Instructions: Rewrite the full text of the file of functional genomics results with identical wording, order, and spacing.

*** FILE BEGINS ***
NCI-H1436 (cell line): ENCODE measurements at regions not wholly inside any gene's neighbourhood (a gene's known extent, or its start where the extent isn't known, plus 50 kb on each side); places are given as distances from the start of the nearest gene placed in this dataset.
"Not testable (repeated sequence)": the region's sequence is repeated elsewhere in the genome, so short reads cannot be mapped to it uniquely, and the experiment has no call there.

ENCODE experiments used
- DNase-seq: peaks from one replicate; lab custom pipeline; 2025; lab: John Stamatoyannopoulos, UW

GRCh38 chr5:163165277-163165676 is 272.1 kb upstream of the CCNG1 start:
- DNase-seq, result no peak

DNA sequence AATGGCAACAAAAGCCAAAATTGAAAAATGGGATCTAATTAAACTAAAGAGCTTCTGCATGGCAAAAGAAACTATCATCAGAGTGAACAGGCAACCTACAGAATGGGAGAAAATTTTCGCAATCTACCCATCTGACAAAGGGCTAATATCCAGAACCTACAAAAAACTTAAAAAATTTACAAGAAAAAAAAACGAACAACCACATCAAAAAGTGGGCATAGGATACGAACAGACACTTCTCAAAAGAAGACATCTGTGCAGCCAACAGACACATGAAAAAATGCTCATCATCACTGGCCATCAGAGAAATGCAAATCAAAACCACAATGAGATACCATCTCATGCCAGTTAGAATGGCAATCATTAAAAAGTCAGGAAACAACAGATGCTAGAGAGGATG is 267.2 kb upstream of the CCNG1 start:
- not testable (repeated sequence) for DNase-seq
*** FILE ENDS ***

NCI-H1436 (cell line): ENCODE measurements at regions not wholly inside any gene's neighbourhood (a gene's known extent, or its start where the extent isn't known, plus 50 kb on each side); places are given as distances from the start of the nearest gene placed in this dataset.
"Not testable (repeated sequence)": the region's sequence is repeated elsewhere in the genome, so short reads cannot be mapped to it uniquely, and the experiment has no call there.

ENCODE experiments used
- DNase-seq: peaks from one replicate; lab custom pipeline; 2025; lab: John Stamatoyannopoulos, UW

GRCh38 chr5:163165277-163165676 is 272.1 kb upstream of the CCNG1 start:
- DNase-seq, result no peak

DNA sequence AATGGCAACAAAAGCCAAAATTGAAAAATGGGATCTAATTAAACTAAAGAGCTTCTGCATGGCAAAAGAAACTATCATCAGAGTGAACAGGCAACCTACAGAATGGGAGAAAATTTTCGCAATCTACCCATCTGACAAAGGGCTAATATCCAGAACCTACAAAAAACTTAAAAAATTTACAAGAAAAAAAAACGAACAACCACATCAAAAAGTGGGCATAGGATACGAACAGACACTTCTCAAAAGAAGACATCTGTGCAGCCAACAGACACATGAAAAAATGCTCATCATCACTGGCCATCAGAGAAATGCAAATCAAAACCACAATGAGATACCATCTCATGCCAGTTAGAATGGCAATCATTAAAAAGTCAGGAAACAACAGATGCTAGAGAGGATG is 267.2 kb upstream of the CCNG1 start:
- not testable (repeated sequence) for DNase-seq